by Casie Dodd
They hid under the fire escape at night when they had nowhere else to go, afraid to sleep in snow. They played it cool despite the stenching stink of Street-Washed Clothes, that tool in claiming space when none can be your own. But then, by three a.m., cold air turned cruel and licked their ears until, in whispered prayer, traces of sneers forgotten soon emerged, just like the moon that left no light to spare.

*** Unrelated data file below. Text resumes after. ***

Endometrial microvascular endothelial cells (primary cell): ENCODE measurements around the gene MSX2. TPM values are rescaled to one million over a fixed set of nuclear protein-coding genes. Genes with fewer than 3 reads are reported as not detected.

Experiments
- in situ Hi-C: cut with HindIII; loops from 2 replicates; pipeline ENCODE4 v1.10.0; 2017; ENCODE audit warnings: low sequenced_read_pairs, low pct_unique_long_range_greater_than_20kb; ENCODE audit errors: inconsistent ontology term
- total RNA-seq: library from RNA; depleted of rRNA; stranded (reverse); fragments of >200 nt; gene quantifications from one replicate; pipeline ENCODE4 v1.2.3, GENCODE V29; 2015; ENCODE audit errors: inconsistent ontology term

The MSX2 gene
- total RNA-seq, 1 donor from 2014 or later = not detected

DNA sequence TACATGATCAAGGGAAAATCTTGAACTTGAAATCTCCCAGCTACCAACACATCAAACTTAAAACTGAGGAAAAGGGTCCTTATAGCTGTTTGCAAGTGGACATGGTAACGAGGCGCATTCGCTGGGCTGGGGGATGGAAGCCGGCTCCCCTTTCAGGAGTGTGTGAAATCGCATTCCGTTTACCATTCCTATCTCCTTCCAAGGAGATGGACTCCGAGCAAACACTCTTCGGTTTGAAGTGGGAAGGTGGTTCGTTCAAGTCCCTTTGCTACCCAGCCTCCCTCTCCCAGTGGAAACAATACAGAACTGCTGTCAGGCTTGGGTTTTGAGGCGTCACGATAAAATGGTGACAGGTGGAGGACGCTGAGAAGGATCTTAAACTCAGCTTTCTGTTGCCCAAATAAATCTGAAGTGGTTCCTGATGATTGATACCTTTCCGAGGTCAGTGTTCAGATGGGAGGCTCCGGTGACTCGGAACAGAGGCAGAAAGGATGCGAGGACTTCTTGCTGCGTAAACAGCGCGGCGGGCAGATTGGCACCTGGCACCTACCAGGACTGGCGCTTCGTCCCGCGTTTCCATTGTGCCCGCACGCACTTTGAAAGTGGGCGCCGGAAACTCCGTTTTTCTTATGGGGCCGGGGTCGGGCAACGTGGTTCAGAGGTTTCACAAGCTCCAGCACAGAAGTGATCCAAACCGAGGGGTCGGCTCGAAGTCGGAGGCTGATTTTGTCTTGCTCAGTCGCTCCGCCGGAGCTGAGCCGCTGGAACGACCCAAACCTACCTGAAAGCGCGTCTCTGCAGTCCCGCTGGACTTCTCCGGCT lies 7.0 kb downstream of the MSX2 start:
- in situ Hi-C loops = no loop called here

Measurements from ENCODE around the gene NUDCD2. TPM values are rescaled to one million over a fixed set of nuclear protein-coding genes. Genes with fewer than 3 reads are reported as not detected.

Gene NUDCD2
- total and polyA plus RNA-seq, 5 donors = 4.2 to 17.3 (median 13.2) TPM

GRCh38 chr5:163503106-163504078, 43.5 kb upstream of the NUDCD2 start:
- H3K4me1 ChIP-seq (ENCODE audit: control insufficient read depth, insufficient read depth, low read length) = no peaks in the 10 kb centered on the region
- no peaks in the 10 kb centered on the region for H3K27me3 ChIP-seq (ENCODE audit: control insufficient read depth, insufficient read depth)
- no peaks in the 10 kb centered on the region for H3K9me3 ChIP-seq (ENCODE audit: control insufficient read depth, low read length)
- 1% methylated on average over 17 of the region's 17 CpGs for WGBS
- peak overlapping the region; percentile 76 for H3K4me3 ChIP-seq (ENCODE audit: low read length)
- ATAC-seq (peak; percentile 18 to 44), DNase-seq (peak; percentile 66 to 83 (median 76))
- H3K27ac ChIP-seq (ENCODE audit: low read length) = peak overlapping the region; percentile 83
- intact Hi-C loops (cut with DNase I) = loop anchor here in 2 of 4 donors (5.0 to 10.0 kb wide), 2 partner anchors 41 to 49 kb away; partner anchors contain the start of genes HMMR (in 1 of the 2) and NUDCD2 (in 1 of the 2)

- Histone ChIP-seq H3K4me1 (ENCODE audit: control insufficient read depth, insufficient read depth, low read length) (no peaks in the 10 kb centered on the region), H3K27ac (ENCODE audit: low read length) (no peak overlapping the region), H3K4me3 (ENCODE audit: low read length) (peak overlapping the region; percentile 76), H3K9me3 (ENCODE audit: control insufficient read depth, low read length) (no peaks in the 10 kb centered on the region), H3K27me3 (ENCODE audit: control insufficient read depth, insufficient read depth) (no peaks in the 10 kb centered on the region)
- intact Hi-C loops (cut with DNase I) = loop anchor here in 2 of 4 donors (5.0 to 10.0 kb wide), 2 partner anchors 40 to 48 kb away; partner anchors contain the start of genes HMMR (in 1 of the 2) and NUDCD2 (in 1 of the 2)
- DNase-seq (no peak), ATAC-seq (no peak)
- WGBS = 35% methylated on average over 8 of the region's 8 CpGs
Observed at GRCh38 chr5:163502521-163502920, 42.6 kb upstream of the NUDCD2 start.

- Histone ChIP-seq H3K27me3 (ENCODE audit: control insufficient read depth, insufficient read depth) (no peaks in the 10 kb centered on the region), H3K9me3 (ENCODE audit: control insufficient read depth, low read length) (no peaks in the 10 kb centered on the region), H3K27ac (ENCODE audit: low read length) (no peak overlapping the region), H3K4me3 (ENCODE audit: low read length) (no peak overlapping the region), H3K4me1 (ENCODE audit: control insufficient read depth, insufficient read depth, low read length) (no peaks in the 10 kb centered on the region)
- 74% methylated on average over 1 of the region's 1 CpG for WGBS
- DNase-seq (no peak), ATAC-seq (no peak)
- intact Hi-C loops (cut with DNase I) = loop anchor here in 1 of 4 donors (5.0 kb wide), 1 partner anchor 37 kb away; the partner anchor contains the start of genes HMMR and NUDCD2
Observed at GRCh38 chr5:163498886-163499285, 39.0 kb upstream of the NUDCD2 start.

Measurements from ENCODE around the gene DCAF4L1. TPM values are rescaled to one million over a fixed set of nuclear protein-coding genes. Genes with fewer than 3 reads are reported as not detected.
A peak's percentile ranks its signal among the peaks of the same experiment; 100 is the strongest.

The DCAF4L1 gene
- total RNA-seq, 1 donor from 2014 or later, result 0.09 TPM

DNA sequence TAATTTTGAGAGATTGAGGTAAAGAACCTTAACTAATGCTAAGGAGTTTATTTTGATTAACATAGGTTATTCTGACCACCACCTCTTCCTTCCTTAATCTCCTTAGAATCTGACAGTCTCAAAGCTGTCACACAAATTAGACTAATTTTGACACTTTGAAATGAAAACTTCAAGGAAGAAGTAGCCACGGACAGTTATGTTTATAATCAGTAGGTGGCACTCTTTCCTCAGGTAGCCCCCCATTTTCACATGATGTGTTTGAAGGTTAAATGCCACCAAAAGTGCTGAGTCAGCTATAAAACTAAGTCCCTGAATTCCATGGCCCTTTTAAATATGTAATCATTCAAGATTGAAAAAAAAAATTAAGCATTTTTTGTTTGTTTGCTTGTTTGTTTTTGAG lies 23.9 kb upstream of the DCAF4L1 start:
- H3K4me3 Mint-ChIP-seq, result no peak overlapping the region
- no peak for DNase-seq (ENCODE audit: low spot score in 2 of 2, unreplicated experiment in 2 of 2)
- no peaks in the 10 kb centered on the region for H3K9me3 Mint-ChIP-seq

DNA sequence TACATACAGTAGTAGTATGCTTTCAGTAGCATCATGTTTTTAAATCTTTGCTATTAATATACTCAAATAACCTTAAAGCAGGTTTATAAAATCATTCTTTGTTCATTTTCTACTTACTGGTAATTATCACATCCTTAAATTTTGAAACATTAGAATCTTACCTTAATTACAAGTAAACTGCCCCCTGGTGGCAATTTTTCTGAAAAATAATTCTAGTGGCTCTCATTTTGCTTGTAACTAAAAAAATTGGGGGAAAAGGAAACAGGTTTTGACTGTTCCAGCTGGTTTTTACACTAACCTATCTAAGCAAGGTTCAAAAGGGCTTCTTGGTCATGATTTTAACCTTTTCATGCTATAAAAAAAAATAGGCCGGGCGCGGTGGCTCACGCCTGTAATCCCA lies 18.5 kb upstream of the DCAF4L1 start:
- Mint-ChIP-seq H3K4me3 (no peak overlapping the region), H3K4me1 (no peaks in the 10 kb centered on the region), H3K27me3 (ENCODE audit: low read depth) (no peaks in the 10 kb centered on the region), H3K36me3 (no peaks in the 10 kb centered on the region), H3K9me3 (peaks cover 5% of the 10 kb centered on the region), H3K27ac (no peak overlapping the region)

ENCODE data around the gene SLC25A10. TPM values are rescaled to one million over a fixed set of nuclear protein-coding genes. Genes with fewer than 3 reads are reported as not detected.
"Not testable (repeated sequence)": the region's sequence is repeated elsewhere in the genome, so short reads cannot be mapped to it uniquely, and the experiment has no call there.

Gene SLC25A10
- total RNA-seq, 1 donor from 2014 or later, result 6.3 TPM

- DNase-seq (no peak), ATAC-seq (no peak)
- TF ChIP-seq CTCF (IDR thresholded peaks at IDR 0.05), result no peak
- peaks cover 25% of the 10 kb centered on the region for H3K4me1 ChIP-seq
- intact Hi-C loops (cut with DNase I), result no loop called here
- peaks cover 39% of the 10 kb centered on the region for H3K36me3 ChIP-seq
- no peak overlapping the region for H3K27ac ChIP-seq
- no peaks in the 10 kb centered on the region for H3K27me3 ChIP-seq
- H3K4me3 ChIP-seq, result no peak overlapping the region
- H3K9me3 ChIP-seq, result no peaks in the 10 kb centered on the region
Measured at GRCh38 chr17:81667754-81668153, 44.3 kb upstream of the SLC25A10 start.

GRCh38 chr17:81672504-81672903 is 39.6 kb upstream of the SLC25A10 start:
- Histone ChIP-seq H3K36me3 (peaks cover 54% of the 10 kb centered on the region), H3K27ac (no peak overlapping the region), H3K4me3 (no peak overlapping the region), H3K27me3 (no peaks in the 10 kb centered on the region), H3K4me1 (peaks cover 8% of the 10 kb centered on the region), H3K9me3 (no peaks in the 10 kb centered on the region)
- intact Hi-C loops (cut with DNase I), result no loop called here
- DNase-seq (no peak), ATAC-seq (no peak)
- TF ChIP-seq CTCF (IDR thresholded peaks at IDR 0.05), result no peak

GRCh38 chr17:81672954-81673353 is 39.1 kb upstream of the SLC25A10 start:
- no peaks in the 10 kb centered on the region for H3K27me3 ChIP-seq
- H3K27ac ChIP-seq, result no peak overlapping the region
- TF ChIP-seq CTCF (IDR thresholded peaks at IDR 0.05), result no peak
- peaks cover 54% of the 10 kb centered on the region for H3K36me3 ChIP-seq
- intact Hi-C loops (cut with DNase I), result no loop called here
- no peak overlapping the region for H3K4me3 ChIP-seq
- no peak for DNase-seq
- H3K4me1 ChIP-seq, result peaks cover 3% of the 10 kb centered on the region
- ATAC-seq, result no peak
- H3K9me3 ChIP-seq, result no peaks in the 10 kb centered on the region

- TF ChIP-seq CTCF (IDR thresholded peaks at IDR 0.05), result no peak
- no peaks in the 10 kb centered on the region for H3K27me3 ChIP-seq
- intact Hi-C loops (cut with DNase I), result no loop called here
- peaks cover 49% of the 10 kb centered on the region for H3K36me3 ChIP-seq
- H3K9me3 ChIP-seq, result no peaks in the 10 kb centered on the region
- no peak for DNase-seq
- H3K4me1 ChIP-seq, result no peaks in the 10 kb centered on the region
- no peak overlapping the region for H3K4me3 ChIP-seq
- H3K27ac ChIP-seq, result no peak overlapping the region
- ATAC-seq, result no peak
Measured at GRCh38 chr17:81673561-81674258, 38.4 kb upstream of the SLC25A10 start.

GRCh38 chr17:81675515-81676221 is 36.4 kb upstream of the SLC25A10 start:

Casie Dodd lives in Arkansas with her husband and two children. Her writing has appeared in Fare Forward, Ekstasis, Front Porch Republic, and other journals. She is currently in the MFA program at the University of St. Thomas (Houston).